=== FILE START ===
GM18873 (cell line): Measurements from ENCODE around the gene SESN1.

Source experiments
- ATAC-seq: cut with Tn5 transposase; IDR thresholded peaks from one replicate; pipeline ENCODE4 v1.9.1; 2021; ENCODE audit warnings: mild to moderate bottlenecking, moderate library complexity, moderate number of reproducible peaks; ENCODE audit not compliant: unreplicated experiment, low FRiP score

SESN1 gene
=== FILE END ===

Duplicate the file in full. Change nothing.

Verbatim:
GM18873 (cell line): Measurements from ENCODE around the gene SESN1.

Source experiments
- ATAC-seq: cut with Tn5 transposase; IDR thresholded peaks from one replicate; pipeline ENCODE4 v1.9.1; 2021; ENCODE audit warnings: mild to moderate bottlenecking, moderate library complexity, moderate number of reproducible peaks; ENCODE audit not compliant: unreplicated experiment, low FRiP score

SESN1 gene